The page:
Sept. Patch Tuesday Includes .NET Fixes

Two issues related to the .NET Framework and ASP.NET are included in Microsoft's monthly security bulletin release.

Like Microsoft OS software, its programming tools are no different and are often just as vulnerable. The company's latest security bulletin has two .NET-related nuggets that shouldn't be ignored, both rated as "Important."

The first one, MS14-053, involves a .NET Framework flaw that can be exploited only if ASP.NET is installed in tandem with it on a Windows system. With this combination, hackers can send a Denial of Service attack to .NET-enabled Web sites on those systems. The flaw affects .NET Framework versions 1.1 SP1, 2.0 SP2, 3.0 SP2, 3.5, 3.5.1, 4, 4.5, 4.5.1, and 4.5.2 on various Windows versions (see full matrix here).

A fix for this flaw is downloaded and applied automatically for those using automatic updates; customers who prefer manual updating to test and apply the updates as soon as possible -- Microsoft's bulletin states that the flaw was privately reported, so there isn't any report so far of this flaw being exploited in the wild.

The second issue, which is a re-release of a bulletin from May, relates to an elevation of privilege attack that can be exploited with ASP.NET. Specifically, hackers would be able to take control of a system in ASP.NET viewstate where MAC code validation is disabled upon configuration (MAC code validation is enabled by default, so those who don't have this disabled are not affected; even so, it behooves developers and admins to be sure and check whether it's on or off).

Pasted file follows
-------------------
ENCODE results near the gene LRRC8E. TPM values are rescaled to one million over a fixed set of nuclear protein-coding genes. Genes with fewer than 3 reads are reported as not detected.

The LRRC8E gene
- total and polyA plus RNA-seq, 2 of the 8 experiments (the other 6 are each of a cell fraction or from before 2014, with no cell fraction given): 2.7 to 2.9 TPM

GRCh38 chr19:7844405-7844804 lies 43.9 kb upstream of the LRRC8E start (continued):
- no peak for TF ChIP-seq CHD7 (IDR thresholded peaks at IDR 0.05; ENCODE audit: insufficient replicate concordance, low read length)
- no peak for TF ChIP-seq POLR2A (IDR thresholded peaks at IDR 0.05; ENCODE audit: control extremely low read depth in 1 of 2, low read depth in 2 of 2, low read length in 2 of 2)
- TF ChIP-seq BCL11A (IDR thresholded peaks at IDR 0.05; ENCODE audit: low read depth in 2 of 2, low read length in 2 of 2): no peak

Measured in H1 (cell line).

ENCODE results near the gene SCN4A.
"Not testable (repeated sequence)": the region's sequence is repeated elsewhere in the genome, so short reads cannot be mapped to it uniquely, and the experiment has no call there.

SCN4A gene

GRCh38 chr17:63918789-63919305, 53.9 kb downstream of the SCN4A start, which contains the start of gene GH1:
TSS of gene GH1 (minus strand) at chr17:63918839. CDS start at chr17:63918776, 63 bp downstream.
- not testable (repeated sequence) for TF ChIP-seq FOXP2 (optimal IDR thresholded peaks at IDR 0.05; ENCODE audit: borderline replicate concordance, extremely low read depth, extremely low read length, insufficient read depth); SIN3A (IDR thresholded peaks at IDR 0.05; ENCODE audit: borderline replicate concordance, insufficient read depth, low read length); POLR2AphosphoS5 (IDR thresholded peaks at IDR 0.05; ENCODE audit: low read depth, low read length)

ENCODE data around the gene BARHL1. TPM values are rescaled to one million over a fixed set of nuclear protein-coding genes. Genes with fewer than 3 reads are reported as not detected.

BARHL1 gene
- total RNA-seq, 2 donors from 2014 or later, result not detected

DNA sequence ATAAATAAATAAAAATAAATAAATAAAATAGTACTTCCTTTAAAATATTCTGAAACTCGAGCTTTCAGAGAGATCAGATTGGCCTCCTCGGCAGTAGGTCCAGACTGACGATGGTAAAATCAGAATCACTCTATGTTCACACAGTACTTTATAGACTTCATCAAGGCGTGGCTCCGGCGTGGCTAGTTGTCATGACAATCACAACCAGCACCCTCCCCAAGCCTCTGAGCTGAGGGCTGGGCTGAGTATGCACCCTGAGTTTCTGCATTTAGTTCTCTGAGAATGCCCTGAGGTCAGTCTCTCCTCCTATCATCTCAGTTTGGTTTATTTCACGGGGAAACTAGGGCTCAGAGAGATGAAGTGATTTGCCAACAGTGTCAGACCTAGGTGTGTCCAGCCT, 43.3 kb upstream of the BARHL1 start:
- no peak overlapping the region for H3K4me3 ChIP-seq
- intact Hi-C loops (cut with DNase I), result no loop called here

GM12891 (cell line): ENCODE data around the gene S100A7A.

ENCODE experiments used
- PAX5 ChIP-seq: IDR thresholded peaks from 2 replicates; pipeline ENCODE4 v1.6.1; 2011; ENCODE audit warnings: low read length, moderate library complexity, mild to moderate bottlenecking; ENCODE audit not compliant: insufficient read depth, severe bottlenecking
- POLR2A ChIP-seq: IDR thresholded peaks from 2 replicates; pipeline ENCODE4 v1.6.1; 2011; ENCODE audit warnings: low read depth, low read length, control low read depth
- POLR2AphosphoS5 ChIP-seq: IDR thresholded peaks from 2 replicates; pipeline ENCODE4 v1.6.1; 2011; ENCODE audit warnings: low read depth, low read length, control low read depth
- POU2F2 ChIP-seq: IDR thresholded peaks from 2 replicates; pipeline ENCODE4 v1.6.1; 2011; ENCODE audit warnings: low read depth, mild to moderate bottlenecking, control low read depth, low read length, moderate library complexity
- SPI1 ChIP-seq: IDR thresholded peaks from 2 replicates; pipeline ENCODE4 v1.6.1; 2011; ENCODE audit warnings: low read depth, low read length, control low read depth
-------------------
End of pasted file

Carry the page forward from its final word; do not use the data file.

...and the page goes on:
Microsoft states that the bulletin was re-released so that customers using Microsoft Update are able to get the update automatically.

The flaw affects the same version of the .NET Framework noted in the first bulletin, except for versions 3.0 SP2 and 4.5.2.

A more comprehensive report on all the fixes and updates to the September security bulletin is on

About the Author

You Tell 'Em, Readers: If you've read this far, know that Michael Domingo, Visual Studio Magazine Editor in Chief, is here to serve you, dear readers, and wants to get you the information you so richly deserve. What news, content, topics, issues do you want to see covered in Visual Studio Magazine? He's listening at [email protected].

comments powered by Disqus


  • What's Next for ASP.NET Core and Blazor

    Since its inception as an intriguing experiment in leveraging WebAssembly to enable dynamic web development with C#, Blazor has evolved into a mature, fully featured framework. Integral to the ASP.NET Core ecosystem, Blazor offers developers a unique combination of server-side rendering and rich client-side interactivity.

  • Nearest Centroid Classification for Numeric Data Using C#

    Here's a complete end-to-end demo of what Dr. James McCaffrey of Microsoft Research says is arguably the simplest possible classification technique.

  • .NET MAUI in VS Code Goes GA

    Visual Studio Code's .NET MAUI workload, which evolves the former Xamarin.Forms mobile-centric framework by adding support for creating desktop applications, has reached general availability.

  • Visual Studio Devs Quick to Sound Off on Automatic Updates: 'Please No'

    A five-year-old Visual Studio feature request for automatic IDE updates is finally getting enacted by Microsoft amid a lot of initial developer pushback, seemingly misplaced.

  • First Official OpenAI Library for .NET Goes Beta

    Although it seems Microsoft and OpenAI have been deeply intertwined partners for a long time, they are only now getting around to releasing an official OpenAI library for .NET developers, joining existing community libraries.

Subscribe on YouTube